Tuesday, March 1, 2011

Orange Blossom Cake

Orange Blossom Cake

As we approach spring I am already in anticipation of the fragrant air in my backyard. You see, I have an enormous grapefruit tree and very large lemon tree. I’d say that they have both been there for a good 30+ years. Every spring I get about a month’s worth of lovely, bright perfume from the millions of blossoms covering the trees.
I’m sure there must be some uses for these fragrant blossoms commercially, but you never hear about them. Even a Google search didn’t reveal much. Orange blossoms, on the other hand, are definitely used to make orange blossom water, an ingredient used in Middle Eastern cooking. It has been used increasingly in Western cooking, primarily in desserts.  I use rose water often, but had never used orange blossom water before.
When we were at the Fancy Food Show in January I stopped at the Nielsen Massey booth. They are best known for their vanilla, but I noticed that they had rose and orange blossom waters. The orange blossom water is made from Seville bitter orange from Spain and the Middle East. It complements vanilla, almond, and, of course, citrus flavors.
I searched the internet and found this recipe from a BBC site. It reminds me of my Rustic Lemon Cake, except this one is not gluten free. This recipe does use metric measurements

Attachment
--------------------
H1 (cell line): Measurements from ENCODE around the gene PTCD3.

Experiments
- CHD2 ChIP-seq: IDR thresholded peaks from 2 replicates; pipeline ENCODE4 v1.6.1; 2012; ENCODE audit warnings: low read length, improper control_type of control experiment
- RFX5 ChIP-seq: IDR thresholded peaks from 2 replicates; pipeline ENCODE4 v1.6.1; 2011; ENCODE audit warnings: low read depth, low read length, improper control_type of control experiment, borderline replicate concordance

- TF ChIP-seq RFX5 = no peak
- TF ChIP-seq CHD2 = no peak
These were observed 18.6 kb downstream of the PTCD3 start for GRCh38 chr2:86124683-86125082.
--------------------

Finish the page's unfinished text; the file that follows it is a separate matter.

ORANGE BLOSSOM CAKE
ADAPTED FROM BBCGOODFOOD.COM

FOR THE CAKE
  • 200g self-raising flour , sifted
  • 100g ground almonds
  • 150g caster sugar
  • 1 tsp baking powder
  • 2 large eggs , beaten with a fork
  • 250g Greek yogurt
  • 150ml sunflower oil
  • 1 zested lemon

FOR THE ORANGE SYRUP

  • 150ml water
  • 175g caster sugar
  • 1 orange , juiced and 2 strips of zest
  • ½ juiced lemon
  • 5 crushed cardamom pods
  • 1 tbsp orange flower water
  • icing sugar and crème fraîche or Greek yogurt, to serve 
  1. To make the syrup, put the water, sugar, rind, citrus juices and cardamom into a saucepan. Heat gently, stirring to help the sugar dissolve. Bring to the boil and simmer for 7 minutes. It will thicken and become syrupy as it cools. Cool then strain and add the orange flower water.
  2. Heat the oven to 180C/fan 160C/gas 4. Butter or oil a 20cm spring-form tin. Put all the dry ingredients for the cake in a bowl with a good pinch of salt and make a well in the center. Put all the rest of the ingredients in the well and stir with a wooden spoon, gradually incorporating the wet ingredients. Spoon into the tin and bake for half an hour. A skewer pushed into the middle of the cake should come out clean, if not give it a little longer.
  3. Leave for 10 minutes to cool in the tin, then turn onto a plate. Pierce all over with a skewer and, while the cake is still warm, slowly pour over the syrup. Leave to soak in. Dust with icing sugar just before serving - the sugar just disappears into the syrupy top otherwise - and serve with crème fraîche or yogurt.
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